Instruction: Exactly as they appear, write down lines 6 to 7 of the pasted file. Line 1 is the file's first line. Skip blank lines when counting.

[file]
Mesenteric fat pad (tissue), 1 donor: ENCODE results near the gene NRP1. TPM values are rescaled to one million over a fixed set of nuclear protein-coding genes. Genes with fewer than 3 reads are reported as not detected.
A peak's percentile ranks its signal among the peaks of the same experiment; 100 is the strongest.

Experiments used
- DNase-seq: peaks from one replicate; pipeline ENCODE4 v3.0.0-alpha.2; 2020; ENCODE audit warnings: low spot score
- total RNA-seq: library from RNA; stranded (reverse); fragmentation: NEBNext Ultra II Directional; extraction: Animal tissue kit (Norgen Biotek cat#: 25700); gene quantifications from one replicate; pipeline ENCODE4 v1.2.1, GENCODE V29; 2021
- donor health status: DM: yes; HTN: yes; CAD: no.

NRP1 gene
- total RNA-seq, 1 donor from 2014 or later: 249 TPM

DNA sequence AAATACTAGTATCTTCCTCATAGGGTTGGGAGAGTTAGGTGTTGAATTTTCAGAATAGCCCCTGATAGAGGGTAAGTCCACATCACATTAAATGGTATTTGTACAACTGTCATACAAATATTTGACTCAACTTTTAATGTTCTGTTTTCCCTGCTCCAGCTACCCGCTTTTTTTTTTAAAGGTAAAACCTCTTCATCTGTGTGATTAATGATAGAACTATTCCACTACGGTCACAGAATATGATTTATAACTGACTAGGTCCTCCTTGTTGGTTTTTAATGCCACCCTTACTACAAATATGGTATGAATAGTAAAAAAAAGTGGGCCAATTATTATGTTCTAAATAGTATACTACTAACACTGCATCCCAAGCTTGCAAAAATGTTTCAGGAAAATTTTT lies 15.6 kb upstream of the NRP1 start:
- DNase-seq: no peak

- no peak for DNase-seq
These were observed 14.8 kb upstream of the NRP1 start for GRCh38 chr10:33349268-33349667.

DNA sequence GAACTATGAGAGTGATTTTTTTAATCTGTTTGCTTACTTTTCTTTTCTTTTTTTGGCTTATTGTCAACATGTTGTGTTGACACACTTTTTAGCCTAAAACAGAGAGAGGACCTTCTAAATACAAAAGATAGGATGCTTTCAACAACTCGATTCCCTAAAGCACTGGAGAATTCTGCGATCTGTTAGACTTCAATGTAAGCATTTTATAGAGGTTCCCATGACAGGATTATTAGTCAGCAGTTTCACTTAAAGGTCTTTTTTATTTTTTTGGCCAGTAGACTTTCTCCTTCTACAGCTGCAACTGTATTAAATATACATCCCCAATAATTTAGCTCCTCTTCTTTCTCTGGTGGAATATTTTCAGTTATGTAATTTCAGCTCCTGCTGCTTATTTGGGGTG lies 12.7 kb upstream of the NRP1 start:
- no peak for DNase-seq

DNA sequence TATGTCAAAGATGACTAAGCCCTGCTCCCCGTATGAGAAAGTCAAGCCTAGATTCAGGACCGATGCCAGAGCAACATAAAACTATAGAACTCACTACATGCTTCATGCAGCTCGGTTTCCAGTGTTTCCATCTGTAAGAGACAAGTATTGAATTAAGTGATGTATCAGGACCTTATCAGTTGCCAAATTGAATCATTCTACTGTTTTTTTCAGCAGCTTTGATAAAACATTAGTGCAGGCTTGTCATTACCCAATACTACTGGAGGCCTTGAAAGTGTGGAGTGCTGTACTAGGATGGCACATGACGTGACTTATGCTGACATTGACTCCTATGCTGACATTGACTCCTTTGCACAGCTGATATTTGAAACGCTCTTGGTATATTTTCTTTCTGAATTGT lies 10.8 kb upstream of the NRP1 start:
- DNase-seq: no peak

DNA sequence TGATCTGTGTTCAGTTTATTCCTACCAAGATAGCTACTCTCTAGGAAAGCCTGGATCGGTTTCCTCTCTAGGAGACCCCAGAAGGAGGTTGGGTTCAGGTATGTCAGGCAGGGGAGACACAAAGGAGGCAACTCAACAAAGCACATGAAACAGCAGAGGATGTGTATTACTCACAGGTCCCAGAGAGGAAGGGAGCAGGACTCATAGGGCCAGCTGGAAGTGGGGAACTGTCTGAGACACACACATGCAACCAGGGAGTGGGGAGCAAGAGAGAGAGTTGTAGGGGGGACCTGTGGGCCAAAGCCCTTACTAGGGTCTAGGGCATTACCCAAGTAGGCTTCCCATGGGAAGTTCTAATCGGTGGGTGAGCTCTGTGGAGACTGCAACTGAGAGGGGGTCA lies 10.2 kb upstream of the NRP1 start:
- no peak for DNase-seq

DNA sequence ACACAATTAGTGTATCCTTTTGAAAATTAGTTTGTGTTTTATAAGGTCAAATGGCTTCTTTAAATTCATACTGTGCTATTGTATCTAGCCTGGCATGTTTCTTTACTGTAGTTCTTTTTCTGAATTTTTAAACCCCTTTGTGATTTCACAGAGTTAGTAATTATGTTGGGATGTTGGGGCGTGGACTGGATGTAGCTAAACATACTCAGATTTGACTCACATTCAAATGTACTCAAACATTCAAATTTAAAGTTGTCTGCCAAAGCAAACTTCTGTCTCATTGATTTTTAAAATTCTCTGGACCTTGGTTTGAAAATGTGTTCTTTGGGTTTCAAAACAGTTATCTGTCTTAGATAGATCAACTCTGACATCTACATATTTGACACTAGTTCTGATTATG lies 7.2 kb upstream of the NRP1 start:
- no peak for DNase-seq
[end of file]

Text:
- donor health status: DM: yes; HTN: yes; CAD: no.

NRP1 gene